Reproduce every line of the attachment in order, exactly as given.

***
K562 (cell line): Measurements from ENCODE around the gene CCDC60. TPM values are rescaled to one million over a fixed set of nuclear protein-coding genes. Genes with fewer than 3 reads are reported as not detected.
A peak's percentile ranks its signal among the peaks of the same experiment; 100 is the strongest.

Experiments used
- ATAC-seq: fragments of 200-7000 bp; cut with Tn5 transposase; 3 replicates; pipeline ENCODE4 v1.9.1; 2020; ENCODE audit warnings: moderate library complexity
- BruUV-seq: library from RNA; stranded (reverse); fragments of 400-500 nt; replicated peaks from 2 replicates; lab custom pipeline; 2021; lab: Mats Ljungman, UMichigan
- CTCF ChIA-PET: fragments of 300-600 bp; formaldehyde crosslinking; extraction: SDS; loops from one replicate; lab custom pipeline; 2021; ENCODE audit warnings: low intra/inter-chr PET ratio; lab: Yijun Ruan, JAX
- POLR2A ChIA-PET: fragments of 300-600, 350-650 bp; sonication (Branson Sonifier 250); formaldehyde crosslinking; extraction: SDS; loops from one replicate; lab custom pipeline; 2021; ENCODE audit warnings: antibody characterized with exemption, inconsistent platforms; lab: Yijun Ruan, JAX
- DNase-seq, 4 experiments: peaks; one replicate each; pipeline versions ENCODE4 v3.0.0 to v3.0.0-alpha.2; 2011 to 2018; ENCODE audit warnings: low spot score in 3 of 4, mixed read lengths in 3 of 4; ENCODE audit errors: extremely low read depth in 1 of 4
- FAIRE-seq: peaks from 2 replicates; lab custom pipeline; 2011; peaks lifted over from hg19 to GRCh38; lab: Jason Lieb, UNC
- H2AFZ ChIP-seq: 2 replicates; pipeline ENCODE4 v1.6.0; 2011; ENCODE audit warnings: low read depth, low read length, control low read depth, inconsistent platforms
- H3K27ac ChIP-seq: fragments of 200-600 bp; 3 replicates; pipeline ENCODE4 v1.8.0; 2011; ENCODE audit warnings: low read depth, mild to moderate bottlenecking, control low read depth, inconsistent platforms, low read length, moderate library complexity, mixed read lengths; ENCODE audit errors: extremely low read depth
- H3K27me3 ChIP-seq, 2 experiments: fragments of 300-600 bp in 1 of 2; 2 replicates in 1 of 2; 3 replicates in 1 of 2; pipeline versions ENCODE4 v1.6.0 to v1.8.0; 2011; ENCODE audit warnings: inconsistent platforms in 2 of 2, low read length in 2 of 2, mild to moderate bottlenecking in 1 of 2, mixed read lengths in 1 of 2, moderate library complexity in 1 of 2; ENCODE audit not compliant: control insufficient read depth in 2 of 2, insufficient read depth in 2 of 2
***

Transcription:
K562 (cell line): Measurements from ENCODE around the gene CCDC60. TPM values are rescaled to one million over a fixed set of nuclear protein-coding genes. Genes with fewer than 3 reads are reported as not detected.
A peak's percentile ranks its signal among the peaks of the same experiment; 100 is the strongest.

Experiments used
- ATAC-seq: fragments of 200-7000 bp; cut with Tn5 transposase; 3 replicates; pipeline ENCODE4 v1.9.1; 2020; ENCODE audit warnings: moderate library complexity
- BruUV-seq: library from RNA; stranded (reverse); fragments of 400-500 nt; replicated peaks from 2 replicates; lab custom pipeline; 2021; lab: Mats Ljungman, UMichigan
- CTCF ChIA-PET: fragments of 300-600 bp; formaldehyde crosslinking; extraction: SDS; loops from one replicate; lab custom pipeline; 2021; ENCODE audit warnings: low intra/inter-chr PET ratio; lab: Yijun Ruan, JAX
- POLR2A ChIA-PET: fragments of 300-600, 350-650 bp; sonication (Branson Sonifier 250); formaldehyde crosslinking; extraction: SDS; loops from one replicate; lab custom pipeline; 2021; ENCODE audit warnings: antibody characterized with exemption, inconsistent platforms; lab: Yijun Ruan, JAX
- DNase-seq, 4 experiments: peaks; one replicate each; pipeline versions ENCODE4 v3.0.0 to v3.0.0-alpha.2; 2011 to 2018; ENCODE audit warnings: low spot score in 3 of 4, mixed read lengths in 3 of 4; ENCODE audit errors: extremely low read depth in 1 of 4
- FAIRE-seq: peaks from 2 replicates; lab custom pipeline; 2011; peaks lifted over from hg19 to GRCh38; lab: Jason Lieb, UNC
- H2AFZ ChIP-seq: 2 replicates; pipeline ENCODE4 v1.6.0; 2011; ENCODE audit warnings: low read depth, low read length, control low read depth, inconsistent platforms
- H3K27ac ChIP-seq: fragments of 200-600 bp; 3 replicates; pipeline ENCODE4 v1.8.0; 2011; ENCODE audit warnings: low read depth, mild to moderate bottlenecking, control low read depth, inconsistent platforms, low read length, moderate library complexity, mixed read lengths; ENCODE audit errors: extremely low read depth
- H3K27me3 ChIP-seq, 2 experiments: fragments of 300-600 bp in 1 of 2; 2 replicates in 1 of 2; 3 replicates in 1 of 2; pipeline versions ENCODE4 v1.6.0 to v1.8.0; 2011; ENCODE audit warnings: inconsistent platforms in 2 of 2, low read length in 2 of 2, mild to moderate bottlenecking in 1 of 2, mixed read lengths in 1 of 2, moderate library complexity in 1 of 2; ENCODE audit not compliant: control insufficient read depth in 2 of 2, insufficient read depth in 2 of 2